An Implantable Blood Clot–based Immune Niche for Enhanced Cancer Vaccination
Qin Fan1*, Qingle Ma1*, Jingyu Bai1,2, Jialu Xu1, Ziying Fei1, Ziliang Dong1, Atsushi Maruyama3, Kam W. Leong4, Zhuang Liu1, Chao Wang1†
1Institute of Functional Nano & Soft Materials (FUNSOM), Jiangsu Key Laboratory for Carbon-based Functional Materials and Devices, Soochow University, Suzhou, Jiangsu 215123, China.
2 The Second Affiliated Hospital of Soochow University, Suzhou, Jiangsu 215004, China.
3 Department of Life Science and Technology, Tokyo Institute of Technology, 4259 B-57, Nagatsuta, Yokohama 226-8501, Japan.
4 Department of Biomedical Engineering, Columbia University, New York, NY 10027, USA.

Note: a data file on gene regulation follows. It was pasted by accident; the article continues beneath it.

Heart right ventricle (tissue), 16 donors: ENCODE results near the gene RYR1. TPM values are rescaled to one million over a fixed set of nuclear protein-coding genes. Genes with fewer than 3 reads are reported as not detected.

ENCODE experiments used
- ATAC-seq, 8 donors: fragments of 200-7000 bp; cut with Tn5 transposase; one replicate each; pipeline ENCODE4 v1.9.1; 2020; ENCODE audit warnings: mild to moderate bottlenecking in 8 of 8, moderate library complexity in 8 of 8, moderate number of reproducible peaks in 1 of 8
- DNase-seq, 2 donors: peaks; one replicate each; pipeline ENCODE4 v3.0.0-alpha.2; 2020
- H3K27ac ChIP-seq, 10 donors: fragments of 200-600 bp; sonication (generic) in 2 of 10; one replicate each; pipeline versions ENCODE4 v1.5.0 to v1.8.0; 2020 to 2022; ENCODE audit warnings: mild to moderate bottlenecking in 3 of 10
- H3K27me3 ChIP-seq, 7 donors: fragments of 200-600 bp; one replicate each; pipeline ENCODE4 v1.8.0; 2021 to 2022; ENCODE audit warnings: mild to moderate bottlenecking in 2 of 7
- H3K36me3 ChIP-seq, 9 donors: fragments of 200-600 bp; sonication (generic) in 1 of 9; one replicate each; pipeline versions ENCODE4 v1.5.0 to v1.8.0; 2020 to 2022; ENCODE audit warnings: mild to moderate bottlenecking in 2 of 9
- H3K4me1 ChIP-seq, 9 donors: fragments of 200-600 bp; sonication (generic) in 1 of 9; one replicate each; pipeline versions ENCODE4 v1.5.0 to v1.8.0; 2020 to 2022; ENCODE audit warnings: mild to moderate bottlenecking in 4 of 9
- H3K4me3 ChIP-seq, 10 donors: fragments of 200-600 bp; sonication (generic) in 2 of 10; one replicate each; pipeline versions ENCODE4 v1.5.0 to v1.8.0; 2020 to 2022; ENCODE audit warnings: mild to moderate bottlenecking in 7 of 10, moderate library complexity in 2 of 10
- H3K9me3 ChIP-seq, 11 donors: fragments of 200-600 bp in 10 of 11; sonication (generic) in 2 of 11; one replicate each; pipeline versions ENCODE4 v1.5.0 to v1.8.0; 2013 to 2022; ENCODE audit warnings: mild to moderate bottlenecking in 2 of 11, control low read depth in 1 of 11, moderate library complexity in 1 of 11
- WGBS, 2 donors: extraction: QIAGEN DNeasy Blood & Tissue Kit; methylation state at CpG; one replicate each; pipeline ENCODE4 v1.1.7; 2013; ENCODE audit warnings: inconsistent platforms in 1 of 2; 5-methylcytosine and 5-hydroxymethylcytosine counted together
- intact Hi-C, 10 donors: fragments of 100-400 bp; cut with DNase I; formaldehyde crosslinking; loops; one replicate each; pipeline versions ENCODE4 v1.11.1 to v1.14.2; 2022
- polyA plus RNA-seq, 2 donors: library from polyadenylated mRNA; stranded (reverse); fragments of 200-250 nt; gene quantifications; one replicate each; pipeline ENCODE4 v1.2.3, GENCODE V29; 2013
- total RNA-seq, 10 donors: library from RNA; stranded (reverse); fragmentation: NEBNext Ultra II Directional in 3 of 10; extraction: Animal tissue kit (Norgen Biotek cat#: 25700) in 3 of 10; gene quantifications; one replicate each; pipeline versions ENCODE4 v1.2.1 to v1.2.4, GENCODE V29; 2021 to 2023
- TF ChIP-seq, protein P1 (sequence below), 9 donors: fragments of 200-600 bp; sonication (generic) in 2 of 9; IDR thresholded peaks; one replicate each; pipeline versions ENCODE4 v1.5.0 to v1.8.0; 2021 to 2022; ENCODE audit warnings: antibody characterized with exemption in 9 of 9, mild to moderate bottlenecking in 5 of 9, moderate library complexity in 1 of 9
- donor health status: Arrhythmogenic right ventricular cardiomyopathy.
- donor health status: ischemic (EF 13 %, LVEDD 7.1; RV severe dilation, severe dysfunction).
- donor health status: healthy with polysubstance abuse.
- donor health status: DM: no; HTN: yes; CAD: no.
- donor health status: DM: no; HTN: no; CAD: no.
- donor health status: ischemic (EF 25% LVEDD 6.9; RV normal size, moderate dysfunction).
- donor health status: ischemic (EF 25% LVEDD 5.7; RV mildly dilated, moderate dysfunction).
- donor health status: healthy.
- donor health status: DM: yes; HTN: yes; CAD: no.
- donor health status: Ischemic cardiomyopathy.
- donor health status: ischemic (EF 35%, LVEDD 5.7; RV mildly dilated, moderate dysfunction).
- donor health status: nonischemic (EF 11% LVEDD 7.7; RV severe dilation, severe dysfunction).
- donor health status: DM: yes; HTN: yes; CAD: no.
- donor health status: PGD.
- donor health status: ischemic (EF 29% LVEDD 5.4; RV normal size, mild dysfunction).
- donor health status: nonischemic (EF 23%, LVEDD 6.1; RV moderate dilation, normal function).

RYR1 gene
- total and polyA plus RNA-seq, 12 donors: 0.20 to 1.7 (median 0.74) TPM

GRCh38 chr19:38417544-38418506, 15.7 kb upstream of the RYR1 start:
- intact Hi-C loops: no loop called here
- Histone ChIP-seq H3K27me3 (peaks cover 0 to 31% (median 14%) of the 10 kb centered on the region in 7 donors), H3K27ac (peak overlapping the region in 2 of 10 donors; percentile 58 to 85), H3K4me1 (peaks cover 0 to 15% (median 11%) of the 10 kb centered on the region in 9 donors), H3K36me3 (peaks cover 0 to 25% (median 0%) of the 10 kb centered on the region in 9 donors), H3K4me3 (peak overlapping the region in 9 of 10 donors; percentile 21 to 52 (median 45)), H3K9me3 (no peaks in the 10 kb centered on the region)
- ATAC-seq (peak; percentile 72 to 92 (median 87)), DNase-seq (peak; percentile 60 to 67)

Cancer immunotherapy using cancer vaccines has shown great potential in the prevention and treatment of cancer. Here, we report an implantable autologous blood clot scaffold for enhanced cancer vaccination. It comprises a gel-like fibrin network formed by coagulation of blood to trap a large number of red blood cells. Upon implantation, the cross-linked RBCs in the blood clot can attract and recruit a great number of immune cells, leading to the formation of an “immune niche.” Encapsulated with tumor-associated antigen and adjuvant, the blood clot vaccine (BCV) can induce a robust anticancer immune response. The BCV combined with immune checkpoint blockade effectively inhibits tumor growth in B16F10 and 4T1 tumor models. The proposed implantable blood clot cancer vaccine can be readily made by mixing the blood from patients with cancer with immunomodulating agents ex vivo, followed by reimplantation into the same patient for personalized cancer immunotherapy in future clinical translation.